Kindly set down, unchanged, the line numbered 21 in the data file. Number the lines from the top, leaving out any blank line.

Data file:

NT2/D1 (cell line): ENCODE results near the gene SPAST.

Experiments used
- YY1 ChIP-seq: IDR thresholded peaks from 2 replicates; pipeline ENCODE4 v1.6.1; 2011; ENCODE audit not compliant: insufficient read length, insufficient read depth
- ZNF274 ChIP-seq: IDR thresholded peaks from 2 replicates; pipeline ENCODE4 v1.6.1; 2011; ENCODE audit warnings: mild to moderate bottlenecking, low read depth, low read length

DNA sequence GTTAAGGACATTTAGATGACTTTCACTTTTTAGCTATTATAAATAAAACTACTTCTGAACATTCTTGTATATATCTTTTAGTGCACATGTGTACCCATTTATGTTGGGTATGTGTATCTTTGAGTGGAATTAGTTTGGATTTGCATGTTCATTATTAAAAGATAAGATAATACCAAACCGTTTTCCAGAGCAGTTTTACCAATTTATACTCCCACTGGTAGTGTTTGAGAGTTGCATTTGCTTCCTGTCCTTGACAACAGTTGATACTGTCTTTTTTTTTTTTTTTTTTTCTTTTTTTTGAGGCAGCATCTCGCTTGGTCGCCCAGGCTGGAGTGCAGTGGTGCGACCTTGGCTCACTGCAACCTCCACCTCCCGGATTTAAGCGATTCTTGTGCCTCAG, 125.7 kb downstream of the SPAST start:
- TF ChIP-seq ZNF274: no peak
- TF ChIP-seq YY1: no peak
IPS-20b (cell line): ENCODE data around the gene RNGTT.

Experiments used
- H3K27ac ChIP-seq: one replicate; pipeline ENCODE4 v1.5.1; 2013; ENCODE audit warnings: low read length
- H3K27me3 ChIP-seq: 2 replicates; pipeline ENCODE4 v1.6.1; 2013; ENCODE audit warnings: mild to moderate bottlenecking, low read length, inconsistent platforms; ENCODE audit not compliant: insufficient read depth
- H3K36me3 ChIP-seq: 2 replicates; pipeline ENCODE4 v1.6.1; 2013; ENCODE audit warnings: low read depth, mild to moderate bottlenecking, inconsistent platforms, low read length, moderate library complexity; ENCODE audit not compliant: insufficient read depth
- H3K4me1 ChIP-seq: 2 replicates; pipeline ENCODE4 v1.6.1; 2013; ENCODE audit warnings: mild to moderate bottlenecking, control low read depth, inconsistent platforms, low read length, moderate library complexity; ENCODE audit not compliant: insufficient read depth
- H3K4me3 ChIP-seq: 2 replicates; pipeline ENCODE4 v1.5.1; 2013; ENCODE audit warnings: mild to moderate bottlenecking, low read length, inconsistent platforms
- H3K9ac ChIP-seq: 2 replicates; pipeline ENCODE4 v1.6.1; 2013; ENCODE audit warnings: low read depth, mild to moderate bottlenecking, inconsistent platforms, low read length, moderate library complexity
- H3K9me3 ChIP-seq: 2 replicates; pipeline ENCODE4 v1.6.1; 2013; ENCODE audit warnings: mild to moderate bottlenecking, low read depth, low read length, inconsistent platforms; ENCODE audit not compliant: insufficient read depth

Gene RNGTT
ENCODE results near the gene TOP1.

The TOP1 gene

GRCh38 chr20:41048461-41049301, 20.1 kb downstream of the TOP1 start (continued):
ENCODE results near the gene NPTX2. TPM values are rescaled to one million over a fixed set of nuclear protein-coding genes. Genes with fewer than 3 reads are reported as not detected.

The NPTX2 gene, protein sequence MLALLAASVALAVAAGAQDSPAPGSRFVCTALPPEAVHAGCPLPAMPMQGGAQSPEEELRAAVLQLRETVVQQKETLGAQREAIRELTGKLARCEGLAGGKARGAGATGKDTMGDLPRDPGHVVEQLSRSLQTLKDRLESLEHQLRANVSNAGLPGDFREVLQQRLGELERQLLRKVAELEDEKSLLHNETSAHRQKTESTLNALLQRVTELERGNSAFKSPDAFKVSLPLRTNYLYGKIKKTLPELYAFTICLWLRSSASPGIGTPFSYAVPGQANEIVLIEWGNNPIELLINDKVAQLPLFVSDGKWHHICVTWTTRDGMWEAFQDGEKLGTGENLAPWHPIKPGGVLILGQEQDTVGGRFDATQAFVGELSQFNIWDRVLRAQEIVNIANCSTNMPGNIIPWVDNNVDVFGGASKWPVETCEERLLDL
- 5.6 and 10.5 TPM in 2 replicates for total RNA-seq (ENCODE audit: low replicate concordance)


ENCODE results near the gene NPTX2. TPM values are rescaled to one million over a fixed set of nuclear protein-coding genes. Genes with fewer than 3 reads are reported as not detected.